If we’re not where we need to be, we need not worry. Life will nudge us back in sync quickly and painlessly as long as we know how to go with the flow. But that is the challenge. The personal self isn’t so good at “going with the flow.” That’s because it has no idea of the soul and its purpose. All it cares about is how things affect its own little world. That’s why we hear it up here in our heads constantly grumbling about life. Listening to that voice is the main cause of human pain and suffering, not change.

We have free will, so we are allowed listen to that voice and go rogue – to choose to go against the purpose for which we were created. But when we go against life’s plan, we experience pain and suffering – and not just us, but all of life. We are each cells in the Body of Christ, so when one cell goes rogue, it negatively impacts the whole body in some way – until it is healed.

We are working on raising our level of consciousness, becoming more aware of who we are, so that, by tuning into the Voice of Christ in our hearts and tuning out that other voice in our heads, we can live our lives with more peace and joy and less anger and fear. We may think we are doing this work to heal only ourselves. But in reality, our work helps to heal the collective human mind. So, if that’s all we’re doing, that is enough to change the world for the better.

Next, we accept others as they are and where they are at all times. If we were brought into this world for a life-enhancing purpose, then so was everyone else. Then everyone else is exactly who and where they need to be at every moment. And they are also allowed to go rogue if they choose to. When we accept this truth, we stop judging others, and we don’t feel as threatened by people.

You see, when we know who we really are, we no longer feel the need to protect ourselves psychologically – to protect the personal self’s temporary stash of worldly identities established though things like wealth, status, culture, religion, etc. People who don’t know who they really are feel the need to protect these identities at all costs because they have no other identity – as far as they know.

For this reason, the personal self is very paranoid, and we can clearly see its paranoia playing out in this story. Jesus was no real threat to anyone, but he was crucified because his teachings posed a psychological threat to powerful people. To this very day, his teachings cause us to question the justice of social hierarchies and to recognize the corruption at the top levels.

If Annas and Caiaphas had taken the time to follow Jesus, to actually get to know him and his ministry by first-hand experience, they could have discovered the Truth and found peace. They could have been healed. They could have lived under God’s rule instead of men’s. Instead, they chose to believe what they wanted to believe, and they viciously protected their small selves. That’s how people get “crucified” every day.

When we are aware of the human mind’s tendency to protect the personal self’s illusory identities, we are far less likely to view everyone as a villain involved in some conspiracy against us. We become more willing to give people the benefit of the doubt and to take the time to actually get to know them instead of believing everything we hear.

Finally, and most importantly, we accept that no matter what happens, everything works for good. Every event in life must somehow elevate life – even events that seem horrible from our limited human perspective.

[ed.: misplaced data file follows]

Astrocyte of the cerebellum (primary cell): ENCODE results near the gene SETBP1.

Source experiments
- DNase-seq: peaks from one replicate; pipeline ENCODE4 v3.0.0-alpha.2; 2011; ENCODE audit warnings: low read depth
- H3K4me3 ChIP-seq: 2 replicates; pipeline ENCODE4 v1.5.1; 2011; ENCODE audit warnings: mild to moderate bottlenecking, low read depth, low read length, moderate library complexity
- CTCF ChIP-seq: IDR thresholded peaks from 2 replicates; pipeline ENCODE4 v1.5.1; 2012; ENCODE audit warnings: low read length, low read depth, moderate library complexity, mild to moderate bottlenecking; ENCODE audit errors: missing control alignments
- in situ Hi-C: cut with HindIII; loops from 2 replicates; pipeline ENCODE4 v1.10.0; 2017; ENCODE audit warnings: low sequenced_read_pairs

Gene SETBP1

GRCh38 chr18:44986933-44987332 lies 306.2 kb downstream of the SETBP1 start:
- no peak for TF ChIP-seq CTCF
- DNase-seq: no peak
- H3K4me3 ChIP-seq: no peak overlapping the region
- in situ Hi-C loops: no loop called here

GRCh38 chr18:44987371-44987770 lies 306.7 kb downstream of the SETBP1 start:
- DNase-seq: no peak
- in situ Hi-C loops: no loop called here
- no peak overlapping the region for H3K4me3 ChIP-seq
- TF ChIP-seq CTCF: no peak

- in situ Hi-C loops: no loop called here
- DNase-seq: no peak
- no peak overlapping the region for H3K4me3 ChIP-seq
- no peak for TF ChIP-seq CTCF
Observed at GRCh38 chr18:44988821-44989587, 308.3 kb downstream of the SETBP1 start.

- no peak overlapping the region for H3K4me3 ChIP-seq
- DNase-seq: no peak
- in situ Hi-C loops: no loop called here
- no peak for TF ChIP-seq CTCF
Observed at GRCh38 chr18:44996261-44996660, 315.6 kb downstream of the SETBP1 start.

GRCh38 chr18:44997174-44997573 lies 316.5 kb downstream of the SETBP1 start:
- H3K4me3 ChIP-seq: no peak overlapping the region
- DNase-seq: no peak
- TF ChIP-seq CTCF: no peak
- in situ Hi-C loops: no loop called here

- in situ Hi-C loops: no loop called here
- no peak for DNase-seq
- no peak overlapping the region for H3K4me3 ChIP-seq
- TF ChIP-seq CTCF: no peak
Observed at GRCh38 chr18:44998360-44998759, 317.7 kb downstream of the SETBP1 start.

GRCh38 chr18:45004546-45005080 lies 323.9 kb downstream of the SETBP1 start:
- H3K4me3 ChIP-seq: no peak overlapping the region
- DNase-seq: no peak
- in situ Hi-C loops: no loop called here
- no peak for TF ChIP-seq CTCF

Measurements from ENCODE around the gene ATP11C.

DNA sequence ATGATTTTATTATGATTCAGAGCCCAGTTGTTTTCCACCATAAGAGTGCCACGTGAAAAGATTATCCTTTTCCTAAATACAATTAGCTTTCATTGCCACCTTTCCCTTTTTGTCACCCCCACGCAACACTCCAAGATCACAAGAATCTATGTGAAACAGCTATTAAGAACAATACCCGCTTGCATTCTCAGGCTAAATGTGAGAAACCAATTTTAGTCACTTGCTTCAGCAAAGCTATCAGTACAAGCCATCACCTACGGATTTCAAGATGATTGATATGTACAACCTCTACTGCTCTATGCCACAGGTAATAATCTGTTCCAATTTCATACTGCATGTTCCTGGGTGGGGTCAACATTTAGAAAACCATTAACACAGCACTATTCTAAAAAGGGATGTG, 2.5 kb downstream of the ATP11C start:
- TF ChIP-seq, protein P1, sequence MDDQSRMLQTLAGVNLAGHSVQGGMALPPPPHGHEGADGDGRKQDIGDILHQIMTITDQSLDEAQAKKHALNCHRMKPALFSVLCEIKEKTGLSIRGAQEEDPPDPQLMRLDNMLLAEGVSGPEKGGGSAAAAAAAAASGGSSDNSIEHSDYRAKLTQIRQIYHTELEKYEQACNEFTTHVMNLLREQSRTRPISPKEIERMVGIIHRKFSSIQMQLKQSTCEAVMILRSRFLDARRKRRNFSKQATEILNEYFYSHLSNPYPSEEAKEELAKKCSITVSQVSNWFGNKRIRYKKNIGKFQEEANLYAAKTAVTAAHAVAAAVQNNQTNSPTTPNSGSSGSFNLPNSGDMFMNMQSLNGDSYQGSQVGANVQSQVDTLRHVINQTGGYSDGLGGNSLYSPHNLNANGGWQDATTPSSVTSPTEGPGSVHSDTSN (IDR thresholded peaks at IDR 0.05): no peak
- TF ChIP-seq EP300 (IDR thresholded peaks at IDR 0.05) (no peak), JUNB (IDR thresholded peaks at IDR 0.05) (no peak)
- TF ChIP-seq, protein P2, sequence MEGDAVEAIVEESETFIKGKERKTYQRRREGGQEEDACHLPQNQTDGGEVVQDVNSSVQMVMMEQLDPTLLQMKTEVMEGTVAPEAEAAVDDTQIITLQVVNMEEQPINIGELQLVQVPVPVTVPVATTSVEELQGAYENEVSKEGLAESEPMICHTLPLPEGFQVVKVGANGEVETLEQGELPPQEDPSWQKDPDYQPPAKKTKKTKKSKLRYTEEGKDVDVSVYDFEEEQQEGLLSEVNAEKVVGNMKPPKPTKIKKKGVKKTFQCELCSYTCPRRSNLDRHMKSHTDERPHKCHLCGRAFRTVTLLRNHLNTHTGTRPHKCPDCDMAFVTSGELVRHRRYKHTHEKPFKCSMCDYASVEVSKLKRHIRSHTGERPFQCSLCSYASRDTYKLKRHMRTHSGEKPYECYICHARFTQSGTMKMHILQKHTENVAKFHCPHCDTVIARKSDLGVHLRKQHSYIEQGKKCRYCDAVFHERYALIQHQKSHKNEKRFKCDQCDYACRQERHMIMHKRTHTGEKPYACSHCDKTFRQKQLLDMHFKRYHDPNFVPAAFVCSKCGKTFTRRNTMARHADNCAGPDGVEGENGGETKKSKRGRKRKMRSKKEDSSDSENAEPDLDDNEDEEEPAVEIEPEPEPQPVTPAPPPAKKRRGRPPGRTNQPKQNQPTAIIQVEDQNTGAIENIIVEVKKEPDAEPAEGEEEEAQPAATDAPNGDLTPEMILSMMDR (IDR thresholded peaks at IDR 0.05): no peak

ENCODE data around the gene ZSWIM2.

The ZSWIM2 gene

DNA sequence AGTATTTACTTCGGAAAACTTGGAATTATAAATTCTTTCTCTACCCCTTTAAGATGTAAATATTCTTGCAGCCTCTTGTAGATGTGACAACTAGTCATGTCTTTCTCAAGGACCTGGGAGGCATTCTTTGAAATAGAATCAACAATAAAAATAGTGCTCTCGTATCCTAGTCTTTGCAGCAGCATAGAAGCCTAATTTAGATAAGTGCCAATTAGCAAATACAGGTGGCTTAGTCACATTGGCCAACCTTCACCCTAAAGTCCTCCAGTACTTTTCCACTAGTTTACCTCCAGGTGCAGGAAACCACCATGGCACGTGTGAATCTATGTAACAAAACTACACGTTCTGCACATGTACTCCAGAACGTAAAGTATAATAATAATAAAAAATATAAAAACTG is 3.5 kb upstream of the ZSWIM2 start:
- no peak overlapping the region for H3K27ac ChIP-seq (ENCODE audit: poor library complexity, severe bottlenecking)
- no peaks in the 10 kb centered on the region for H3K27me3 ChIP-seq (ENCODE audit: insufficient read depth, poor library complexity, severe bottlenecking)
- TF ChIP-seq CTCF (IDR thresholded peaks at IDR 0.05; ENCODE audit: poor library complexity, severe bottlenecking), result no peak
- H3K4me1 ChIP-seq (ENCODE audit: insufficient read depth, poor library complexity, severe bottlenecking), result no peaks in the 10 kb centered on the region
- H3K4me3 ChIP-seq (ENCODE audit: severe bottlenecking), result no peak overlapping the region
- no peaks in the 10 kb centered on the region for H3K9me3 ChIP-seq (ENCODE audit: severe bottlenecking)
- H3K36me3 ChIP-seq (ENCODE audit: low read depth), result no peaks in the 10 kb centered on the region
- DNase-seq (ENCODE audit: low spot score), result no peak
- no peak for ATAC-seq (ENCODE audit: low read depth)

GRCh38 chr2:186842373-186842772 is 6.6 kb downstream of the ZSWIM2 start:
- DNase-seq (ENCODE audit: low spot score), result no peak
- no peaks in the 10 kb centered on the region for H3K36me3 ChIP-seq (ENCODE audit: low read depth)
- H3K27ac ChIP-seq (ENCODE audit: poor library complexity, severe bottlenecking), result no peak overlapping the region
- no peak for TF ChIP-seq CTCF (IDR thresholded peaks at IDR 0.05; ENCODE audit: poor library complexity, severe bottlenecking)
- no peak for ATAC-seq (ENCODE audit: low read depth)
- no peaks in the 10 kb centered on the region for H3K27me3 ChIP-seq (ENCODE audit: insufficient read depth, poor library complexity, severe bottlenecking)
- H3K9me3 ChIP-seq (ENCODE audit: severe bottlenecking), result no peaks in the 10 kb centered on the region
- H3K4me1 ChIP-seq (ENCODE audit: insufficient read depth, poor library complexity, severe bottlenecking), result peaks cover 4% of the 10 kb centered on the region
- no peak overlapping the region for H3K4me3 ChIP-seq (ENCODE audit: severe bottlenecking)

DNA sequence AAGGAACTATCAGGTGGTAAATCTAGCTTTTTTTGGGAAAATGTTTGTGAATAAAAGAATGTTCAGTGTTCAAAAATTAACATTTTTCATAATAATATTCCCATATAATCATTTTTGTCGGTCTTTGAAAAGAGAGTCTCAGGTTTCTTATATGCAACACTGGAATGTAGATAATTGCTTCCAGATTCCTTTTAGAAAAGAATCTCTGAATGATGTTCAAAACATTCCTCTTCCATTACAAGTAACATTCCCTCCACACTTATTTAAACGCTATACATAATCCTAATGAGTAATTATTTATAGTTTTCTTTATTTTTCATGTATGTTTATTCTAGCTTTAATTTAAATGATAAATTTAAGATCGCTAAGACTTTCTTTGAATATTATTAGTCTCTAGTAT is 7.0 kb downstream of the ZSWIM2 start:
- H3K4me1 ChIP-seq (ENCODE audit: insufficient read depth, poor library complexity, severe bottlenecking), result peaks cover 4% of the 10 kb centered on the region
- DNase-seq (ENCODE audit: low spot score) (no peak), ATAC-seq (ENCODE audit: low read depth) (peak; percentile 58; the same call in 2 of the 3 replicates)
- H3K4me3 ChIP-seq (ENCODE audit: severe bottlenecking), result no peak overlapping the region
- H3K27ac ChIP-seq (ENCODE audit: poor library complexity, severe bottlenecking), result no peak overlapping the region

You see, we tend to judge the events of life as “bad” or “good” depending on how they affect the personal self. We don’t have the perspective or wisdom to see how life’s events ultimately serve all of Life – and that is by design.

For that reason, we shouldn’t judge anything that happens. When we can approach the events of life non-judgmentally, then we can be at peace with whatever happens to us, as Jesus was: non-resistant, allowing life to proceed as life must, even when facing the worst scenario imaginable.

Some Christians have pointed their fingers at Jews calling them “Christ killers,” and others have defended the Jews saying the Romans killed Jesus, not the Jews. But I believe the truth is that it was nobody’s fault. It was Jesus’ decision to drink the Father’s cup, and all of the events of the day were arranged by Life to support that decision.

In the Garden of Gethsemane, Jesus faced the personal self’s fear of annihilation. If I could summarize the gist of Jesus’ prayer, it would be this: “Father, if Life can still be elevated without my personal self being elevated on a cross, then please save me now!”

But there in the garden, Jesus came to full acceptance of what life needed from him in order to evolve. That was the cup the Father was giving him. Jesus had free will just like all of us. He could have gone rogue. Who would have blamed him? But instead, he said, “Ok, I’m willing to drink it.”

That is why after telling Peter to put away his sword, he commented, “Am I not to drink the cup that the Father has given me?” He understood that in order for all of life to evolve, humanity’s level of self-awareness needed to rise. Humanity needed to become aware of its unity with Christ, the Soul of Life.

And Jesus, our beautiful Savior, would bring that awareness to humanity. It would be an absolutely grueling experience for his personal self – for his body and mind, but the soul – the soul of Life, which includes the soul of all humanity, would be enormously served.

Indeed, what a friend we have in Jesus. Our beautiful Savior would make the greatest sacrifice for others the world has ever seen – and in making that sacrifice he would demonstrate the greatest outpouring of the Father’s love the world has ever seen. His monumental sacrifice in loving service to all of Life is why Jesus Christ is King.

So, this advent, as we reflect on the birth of our beautiful savior, his purpose for coming into this world, and his choice to drink the Father’s cup in peace – a heroic decision born out of pure love for all humanity – let us also be willing to drink the Father’s cup in peace as we await for the promised arrival of Christ the King into the hearts of all.

Let’s pray together: Lord, we can’t thank you enough for the tremendous sacrifice you made to bring to humanity the awareness of its unity in Christ. In appreciation for this monumental act of love, we are willing to lovingly accept ourselves, one another, and the events life brings. We open our hearts to love. Amen.

Resources

Donovan, R. “Biblical Commentary (Bible Study) John 18:33-37.” John 18:33-37 – Sermon Writer.

Lake, Gina. “How to Heal Humanity and Transform the World – Gina Lake Channeling Jesus.” YouTube, www.youtube.com/watch?v=-05btloovyA&list=WL&index=3&t=760s

Marsh, M. “The Truth Does Not Belong to Us – a Sermon on John 18:33-37.” 22 Nov. 2015, The Truth Does Not Belong to Us – A Sermon on John 18:33-37 – Interrupting the Silence.